Welcome to Kristina’s Garden, and my very first blog post! I want to use this space to tell everyone a little bit about where this business is coming from, and where it is going. This will be an ever-evolving work in progress, and I’m excited to see what the future holds for me and my little garden.
First of all, I’d like to thank you for being here, and your interest in my business. Keep checking back, I will constantly be adding new photos to the gallery, and blogging about all my current projects! Follow me on Instagram, (link at the bottom of this page) to stay updated on my adventures. My business Facebook page will be coming soon as well!
A special thank you to Mom and Dad, because I know you’re reading this. Thank you for encouraging me to get this thing going, for designing the perfect logo, and for the unconditional support. And I don’t mean just right now, I mean always. I mean when I was in high school and you told me I could go to Harvard if I set my mind to it. And when I was 18, and decided that college wasn’t for me after all, and you told me that I was destined to carve my own path anyway. And in the years since, all my crazy ideas and unfinished projects. You supported them all. You have always told me that my art was beautiful and to stick with it, even at my worst. The life you have built is proof and inspiration that successful self-employment is possible with enough hard work and determination. I would be nothing without you guys.
Although this business is brand new, the idea for Kristina’s Garden has been growing in my mind and heart since I was a little kid, when I wrote my first short story about a magical garden of the same name, with the power to heal the ailments of anyone who walked through and picked flowers from it. As an adult, I came to realize that this story wasn’t so much of a fantasy.
I struggled for years with debilitating mental illness, and found that no combination of medication and therapy could make me feel whole. I always felt at ease when I was in the forest, close to the earth, or among the flowers. Maybe nature would be enough to heal me, just like in my story.
But simultaneously, mother earth was suffering too, sick with a disease caused by our careless modern ways. And to me, this seemed to be connected to my own sickness. As a society, we are poisoning the earth and we are poisoning ourselves. Surely there are no coincidences between global climate changes, crimes among the food industry, and current trends in mental illness.
I knew that if I wanted to feel well, I had to change my lifestyle. I wasn’t going to change the world, but I could change myself, limit my toxic contribution, and maybe help others do the same.
I started small. I began organically growing some of my own vegetables, which was truly empowering. And I found a job working in a flower shop. Just as I hoped, I felt serenity and joy in being surrounded by gorgeous gifts of nature every day. I learned all about the surprisingly complex floral industry from a talented mentor, and fell in love with the art of floral design. I got to work with my hands, bring people joy, and even be a part of beautiful moments, especially weddings. It was an incredible experience.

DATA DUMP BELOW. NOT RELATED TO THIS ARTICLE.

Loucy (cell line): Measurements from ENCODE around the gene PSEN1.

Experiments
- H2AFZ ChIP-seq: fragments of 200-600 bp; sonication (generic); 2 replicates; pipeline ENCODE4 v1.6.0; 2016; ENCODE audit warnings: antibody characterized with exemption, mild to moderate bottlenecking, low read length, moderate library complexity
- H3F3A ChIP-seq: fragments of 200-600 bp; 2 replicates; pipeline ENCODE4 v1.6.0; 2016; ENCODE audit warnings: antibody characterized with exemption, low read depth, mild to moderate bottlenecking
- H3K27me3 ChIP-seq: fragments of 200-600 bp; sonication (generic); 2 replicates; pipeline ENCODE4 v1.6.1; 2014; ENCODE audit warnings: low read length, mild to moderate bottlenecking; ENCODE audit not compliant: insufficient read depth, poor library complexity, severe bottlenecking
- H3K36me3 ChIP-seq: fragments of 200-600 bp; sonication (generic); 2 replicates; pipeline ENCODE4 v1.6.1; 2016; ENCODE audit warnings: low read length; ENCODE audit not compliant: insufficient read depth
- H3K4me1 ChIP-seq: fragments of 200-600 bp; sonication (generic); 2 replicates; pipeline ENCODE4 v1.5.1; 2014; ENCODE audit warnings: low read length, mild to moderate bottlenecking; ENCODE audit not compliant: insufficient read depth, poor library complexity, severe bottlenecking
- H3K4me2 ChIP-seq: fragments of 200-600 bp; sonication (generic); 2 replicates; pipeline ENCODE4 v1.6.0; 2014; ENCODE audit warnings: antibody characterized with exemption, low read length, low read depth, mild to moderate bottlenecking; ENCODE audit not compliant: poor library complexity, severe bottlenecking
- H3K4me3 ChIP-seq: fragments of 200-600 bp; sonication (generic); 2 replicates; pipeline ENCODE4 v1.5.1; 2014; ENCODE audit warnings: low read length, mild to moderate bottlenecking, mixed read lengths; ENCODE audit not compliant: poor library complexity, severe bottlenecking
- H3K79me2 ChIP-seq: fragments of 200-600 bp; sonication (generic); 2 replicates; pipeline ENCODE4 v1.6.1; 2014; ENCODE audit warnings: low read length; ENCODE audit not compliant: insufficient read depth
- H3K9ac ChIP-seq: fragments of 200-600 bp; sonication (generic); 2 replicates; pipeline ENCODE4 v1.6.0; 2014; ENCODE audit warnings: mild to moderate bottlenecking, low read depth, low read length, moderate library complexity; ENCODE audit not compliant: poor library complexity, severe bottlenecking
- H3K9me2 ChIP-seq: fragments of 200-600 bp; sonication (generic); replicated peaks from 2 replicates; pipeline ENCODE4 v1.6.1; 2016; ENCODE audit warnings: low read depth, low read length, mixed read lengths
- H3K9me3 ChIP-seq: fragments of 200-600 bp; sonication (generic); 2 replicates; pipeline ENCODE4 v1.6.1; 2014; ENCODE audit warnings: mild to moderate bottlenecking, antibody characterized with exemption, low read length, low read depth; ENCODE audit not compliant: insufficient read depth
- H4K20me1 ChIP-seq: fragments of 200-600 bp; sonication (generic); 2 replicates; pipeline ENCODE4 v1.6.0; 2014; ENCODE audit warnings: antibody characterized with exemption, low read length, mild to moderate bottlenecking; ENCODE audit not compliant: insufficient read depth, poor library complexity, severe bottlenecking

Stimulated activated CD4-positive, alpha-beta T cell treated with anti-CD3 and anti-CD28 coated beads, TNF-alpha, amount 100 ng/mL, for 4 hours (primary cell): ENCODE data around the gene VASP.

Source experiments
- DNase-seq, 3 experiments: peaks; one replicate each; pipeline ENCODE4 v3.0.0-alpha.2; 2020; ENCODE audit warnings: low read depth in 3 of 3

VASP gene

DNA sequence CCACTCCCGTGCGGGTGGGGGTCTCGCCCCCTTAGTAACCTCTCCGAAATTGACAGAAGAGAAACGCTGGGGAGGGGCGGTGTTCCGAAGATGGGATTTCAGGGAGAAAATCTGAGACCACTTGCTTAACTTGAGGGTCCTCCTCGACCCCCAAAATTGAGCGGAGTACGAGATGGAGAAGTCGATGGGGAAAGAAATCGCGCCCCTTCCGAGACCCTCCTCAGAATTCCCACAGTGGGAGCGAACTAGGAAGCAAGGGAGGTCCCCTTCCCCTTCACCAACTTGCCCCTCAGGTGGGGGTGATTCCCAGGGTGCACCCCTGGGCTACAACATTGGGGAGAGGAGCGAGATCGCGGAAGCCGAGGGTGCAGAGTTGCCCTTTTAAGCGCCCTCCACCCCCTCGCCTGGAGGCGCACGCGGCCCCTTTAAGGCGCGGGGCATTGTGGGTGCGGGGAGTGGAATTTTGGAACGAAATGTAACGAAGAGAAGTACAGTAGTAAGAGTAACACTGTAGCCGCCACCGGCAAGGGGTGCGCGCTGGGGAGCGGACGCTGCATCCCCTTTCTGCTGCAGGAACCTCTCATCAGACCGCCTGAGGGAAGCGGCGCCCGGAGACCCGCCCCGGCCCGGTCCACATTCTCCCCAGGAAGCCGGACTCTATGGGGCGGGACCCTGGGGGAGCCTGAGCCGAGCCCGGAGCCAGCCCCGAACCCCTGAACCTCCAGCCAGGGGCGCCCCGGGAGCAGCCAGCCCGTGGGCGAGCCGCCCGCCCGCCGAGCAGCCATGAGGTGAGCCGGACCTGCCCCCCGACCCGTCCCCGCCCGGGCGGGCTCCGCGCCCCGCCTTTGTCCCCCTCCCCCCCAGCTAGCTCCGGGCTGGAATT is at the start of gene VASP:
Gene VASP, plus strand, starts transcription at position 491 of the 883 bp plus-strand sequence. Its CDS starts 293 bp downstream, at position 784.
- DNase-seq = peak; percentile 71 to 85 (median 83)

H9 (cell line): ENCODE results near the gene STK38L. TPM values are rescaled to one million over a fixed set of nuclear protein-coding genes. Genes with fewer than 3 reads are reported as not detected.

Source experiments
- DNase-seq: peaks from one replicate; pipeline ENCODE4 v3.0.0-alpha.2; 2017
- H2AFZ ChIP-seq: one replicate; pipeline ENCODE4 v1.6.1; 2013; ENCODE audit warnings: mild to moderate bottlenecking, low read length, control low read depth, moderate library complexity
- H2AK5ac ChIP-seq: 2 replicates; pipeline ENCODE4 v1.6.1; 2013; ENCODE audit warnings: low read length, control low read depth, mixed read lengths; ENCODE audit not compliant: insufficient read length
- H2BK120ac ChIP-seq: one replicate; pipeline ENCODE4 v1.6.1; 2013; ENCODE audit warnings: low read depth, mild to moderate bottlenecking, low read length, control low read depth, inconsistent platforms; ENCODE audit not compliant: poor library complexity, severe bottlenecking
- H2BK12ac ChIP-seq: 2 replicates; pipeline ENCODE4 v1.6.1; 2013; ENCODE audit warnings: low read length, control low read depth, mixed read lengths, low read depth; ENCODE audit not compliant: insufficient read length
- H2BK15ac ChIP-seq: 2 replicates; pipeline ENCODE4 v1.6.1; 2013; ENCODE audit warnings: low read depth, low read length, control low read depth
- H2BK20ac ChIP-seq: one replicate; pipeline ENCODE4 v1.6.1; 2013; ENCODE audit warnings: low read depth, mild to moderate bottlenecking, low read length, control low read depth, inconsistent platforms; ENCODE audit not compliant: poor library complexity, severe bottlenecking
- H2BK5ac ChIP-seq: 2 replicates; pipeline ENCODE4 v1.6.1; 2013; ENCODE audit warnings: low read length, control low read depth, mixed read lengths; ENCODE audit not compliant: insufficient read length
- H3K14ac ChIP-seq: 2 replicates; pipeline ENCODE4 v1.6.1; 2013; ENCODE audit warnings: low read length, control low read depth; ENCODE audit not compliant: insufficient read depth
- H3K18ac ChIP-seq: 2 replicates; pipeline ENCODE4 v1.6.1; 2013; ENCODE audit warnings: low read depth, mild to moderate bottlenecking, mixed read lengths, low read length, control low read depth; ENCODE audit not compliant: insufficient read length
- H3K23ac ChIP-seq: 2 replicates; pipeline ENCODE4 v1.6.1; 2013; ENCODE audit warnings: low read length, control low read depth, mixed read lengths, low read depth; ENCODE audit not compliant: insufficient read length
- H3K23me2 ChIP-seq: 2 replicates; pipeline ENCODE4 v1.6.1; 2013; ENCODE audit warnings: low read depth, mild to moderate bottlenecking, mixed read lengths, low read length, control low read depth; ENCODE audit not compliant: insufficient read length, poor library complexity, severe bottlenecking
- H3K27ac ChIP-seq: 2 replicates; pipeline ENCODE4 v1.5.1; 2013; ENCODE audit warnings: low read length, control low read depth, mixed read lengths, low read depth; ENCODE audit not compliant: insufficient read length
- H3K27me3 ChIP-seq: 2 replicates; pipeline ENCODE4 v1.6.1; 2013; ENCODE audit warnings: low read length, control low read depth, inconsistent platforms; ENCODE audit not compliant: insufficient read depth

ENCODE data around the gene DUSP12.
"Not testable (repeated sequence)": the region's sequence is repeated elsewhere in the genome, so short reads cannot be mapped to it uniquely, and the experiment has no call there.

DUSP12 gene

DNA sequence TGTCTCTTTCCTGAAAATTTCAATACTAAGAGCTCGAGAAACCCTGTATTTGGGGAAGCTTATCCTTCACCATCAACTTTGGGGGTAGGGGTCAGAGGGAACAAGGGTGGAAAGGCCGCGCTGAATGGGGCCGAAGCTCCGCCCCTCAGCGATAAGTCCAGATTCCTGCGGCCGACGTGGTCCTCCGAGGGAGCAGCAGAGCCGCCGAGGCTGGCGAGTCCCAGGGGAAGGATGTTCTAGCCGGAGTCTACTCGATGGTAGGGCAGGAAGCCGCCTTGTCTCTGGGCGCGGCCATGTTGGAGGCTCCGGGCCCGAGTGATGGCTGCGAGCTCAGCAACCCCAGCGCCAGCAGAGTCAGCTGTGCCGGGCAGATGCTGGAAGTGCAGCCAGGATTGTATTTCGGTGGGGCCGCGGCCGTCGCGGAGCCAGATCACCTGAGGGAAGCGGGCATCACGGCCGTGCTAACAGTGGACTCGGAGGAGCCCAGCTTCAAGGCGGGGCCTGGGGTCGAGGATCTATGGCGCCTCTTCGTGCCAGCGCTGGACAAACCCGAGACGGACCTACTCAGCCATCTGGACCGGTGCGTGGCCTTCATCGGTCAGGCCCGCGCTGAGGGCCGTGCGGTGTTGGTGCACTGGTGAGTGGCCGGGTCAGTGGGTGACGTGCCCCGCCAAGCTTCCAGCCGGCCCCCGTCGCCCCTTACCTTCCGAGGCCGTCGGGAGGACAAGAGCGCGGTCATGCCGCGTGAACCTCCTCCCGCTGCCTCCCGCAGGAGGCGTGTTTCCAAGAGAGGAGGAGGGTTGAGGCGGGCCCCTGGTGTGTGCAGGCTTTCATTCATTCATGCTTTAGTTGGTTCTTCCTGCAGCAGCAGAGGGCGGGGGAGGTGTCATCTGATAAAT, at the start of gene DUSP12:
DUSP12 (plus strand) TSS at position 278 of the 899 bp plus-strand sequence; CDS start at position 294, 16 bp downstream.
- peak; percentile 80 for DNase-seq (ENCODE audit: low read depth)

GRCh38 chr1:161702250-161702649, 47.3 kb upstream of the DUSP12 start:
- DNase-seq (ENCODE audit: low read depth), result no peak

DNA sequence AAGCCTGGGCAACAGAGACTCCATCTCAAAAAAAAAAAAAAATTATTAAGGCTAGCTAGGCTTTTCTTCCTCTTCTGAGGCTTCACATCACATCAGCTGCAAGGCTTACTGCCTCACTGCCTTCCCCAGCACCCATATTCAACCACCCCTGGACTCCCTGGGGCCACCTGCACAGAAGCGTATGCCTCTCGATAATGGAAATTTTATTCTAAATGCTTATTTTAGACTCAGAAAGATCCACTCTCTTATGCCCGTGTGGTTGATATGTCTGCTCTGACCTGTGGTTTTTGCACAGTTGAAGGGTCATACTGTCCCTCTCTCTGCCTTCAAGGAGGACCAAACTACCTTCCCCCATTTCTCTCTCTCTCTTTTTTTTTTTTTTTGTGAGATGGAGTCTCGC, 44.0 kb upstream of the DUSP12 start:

However, I soon became aware of some issues within the industry, such as the disappointing lack of sustainability and eco-friendliness. We were using beautiful works of nature, but at the same time allowing the creation of our products to be harmful to the earth. It didn’t seem right to me. With the help of my sister, the environmental engineer, I began brainstorming some ideas for how to make the business better. It could be as simple as using cleaner products and less chemicals, recycling more, and developing better waste disposal practices. The process of transporting the flowers from international growers to US wholesalers and finally to me on Cape Cod was also a huge concern for me, so I looked into using local farms, and eventually, growing the flowers myself. In doing this research, I found incredible networks of farmers and florists all over the country with the same vision and passion that I had. They had already found the solutions, starting from the seed and following through to the designs that leave their shops. I knew I needed to be a part of this world.
This discovery excited me, and also opened my eyes to the possibility of working for myself. Why not start my own business, and do it exactly the way I wanted it? Not only could I make my own creative decisions and be my own boss, but I would be able to monitor and control the sustainability of everything that went on. So I launched Kristina’s Garden, with a small studio out of my home. I decided on the bee as my logo, for a variety of reasons. I am fascinated by the insect, and of course, what’s a flower without its pollinators? But I also chose it because its endangerment symbolizes the current crisis our world is in, and the importance of my mission.
What you see now is the miniature version of a lofty goal. One day I will have my own farm, and my own store front to sell locally grown products, handmade gifts and artwork, and lots and lots of flowers. There is so much more work to be done, and so much to learn. And it certainly won’t be easy. But I know that it will be worth it, and I know that with many long days and your continued support, I will get there. And every time I worry that I am not ready, that I am starting this journey too soon, I remind myself of the words of Anais Nin, “And the day came when the risk to remain tight in a bud was more painful than the risk it took to blossom.” I can’t wait anymore. It is time for me, for Kristina’s Garden, to blossom.